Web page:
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KGB vs. KGB: Putin's crackdown extends to old comrades

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Activists say the crackdown began early this month with passage by the pro-Kremlin Duma majority of a new law that imposes tough penalties on anyone who takes part in a non-sanctioned political gathering and steep fines for organizers if any infractions occur during a permitted one.

Then on June 11, police raided the homes of eight protest leaders, seizing cash, computers and vast quantities of "political literature."

Since then, more than a dozen people have been arrested and charged with involvement in "disorders" that allegedly took place during a mass protest rally on May 6, the eve of Vladimir Putin's inauguration for an unprecedented third term as Russian president.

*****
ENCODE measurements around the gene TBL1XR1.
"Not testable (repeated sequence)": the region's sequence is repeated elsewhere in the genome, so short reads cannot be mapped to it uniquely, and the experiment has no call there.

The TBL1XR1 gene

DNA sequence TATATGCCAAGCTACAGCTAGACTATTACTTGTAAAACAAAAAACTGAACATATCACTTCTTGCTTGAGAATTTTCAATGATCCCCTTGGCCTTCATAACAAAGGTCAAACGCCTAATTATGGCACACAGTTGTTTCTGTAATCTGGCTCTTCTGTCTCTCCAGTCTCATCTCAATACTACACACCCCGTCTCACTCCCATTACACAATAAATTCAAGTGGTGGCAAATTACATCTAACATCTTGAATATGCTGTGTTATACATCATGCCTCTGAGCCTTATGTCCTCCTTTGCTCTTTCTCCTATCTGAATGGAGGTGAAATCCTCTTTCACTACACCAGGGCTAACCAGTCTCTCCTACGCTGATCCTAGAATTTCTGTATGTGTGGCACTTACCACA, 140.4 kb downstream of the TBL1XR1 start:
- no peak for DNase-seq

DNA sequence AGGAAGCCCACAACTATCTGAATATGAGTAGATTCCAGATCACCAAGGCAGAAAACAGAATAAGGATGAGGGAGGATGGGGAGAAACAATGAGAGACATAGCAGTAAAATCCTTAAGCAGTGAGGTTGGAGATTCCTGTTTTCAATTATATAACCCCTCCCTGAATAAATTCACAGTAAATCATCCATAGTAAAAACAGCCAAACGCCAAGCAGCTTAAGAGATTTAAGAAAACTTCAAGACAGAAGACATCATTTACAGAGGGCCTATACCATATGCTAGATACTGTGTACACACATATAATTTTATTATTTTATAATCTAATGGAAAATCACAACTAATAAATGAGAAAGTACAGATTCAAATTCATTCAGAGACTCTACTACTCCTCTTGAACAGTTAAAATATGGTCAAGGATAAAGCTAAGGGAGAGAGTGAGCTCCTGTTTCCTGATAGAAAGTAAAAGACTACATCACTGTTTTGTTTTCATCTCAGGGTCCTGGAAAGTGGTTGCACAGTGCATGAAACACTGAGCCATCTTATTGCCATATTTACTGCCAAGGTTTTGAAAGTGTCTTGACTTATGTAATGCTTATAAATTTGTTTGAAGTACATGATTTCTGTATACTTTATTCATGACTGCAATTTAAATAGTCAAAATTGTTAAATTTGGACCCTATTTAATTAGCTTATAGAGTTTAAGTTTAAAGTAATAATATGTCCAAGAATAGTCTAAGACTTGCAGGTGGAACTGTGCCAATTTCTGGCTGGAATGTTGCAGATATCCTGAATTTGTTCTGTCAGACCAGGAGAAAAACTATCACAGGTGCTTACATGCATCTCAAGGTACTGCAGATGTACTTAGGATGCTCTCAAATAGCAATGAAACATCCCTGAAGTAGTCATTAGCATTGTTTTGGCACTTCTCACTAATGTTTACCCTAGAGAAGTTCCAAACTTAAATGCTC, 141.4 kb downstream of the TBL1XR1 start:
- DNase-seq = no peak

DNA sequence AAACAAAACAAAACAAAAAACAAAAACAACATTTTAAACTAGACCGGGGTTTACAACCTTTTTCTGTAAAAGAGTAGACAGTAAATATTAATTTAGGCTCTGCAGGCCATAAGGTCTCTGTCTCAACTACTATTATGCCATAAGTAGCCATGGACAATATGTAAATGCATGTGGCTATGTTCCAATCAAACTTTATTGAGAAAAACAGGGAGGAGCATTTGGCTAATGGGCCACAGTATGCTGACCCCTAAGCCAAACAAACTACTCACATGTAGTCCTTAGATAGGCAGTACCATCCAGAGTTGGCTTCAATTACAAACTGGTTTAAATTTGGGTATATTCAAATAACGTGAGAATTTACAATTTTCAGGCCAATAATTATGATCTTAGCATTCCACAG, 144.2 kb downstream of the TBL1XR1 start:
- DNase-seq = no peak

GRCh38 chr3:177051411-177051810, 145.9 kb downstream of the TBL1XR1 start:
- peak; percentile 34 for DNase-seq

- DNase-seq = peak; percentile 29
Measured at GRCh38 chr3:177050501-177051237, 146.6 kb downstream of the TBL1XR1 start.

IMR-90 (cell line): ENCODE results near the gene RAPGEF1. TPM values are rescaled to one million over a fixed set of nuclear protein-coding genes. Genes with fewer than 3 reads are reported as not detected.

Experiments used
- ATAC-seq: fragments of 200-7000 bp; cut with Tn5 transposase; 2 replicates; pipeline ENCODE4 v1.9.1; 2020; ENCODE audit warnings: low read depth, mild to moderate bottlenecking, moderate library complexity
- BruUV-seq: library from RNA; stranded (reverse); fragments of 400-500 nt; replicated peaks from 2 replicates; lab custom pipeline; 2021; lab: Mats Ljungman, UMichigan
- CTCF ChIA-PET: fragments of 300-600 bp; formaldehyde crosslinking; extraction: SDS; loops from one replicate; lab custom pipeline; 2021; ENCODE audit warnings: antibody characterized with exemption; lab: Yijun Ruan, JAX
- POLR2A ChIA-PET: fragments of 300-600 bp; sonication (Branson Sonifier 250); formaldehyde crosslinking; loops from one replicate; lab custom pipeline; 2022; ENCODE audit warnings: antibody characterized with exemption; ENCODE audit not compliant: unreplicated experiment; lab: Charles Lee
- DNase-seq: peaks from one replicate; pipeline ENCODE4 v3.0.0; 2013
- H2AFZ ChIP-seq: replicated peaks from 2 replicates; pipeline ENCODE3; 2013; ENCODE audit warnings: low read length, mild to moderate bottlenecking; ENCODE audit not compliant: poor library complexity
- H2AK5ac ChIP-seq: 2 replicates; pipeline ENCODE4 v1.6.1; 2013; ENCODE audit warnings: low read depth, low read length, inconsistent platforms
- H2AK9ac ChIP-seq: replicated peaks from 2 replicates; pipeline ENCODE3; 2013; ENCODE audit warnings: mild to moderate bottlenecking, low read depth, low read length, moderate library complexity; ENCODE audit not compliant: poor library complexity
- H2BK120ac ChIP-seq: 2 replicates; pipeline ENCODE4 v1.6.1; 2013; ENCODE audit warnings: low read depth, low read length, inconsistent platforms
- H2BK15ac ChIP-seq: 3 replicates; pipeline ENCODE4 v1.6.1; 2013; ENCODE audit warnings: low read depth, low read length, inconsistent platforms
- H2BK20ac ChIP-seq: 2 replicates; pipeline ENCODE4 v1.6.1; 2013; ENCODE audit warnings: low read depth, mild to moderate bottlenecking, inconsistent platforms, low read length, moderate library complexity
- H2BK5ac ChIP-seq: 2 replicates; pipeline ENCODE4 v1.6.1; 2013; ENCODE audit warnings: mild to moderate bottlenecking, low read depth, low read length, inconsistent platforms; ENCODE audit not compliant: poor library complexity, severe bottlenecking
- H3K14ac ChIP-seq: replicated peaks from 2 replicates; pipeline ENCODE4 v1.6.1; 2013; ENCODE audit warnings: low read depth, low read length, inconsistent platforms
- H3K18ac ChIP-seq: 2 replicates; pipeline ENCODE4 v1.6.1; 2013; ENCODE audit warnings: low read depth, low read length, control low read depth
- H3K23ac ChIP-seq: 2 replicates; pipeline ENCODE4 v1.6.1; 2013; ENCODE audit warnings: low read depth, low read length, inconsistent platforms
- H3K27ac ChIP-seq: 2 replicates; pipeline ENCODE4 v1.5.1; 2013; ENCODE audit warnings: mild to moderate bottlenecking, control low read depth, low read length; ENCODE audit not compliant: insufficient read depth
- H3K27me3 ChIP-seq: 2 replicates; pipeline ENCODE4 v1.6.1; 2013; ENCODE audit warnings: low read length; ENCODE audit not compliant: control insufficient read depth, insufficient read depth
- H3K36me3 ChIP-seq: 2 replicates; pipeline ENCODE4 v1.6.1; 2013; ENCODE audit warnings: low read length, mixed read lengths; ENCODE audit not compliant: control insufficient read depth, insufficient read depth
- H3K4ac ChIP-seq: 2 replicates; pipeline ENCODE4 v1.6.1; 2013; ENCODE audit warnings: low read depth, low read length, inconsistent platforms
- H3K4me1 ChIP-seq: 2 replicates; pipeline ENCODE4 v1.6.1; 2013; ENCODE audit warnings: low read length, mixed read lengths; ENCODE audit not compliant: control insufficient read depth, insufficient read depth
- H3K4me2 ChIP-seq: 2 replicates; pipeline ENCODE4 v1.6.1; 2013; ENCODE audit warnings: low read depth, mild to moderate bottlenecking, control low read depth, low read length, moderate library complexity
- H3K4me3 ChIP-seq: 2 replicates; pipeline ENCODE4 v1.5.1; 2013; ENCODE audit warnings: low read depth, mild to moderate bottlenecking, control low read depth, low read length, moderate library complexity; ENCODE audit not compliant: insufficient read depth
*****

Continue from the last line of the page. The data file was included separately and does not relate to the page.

Other odd occurrences include the flight abroad of investigative journalist Sergei Sokolov, deputy editor of the opposition weekly Novaya Gazeta, after his life was allegedly threatened by the powerful head of the Kremlin's Investigative Committee and Putin protege Alexander Bastrykhin. Mr. Bastrykhin first denied making the threat, but later visited Novaya Gazeta's offices to apologize. "I didn't have the right to explode but I exploded," the pro-government daily Izvestia quoted Bastrykhin as saying.

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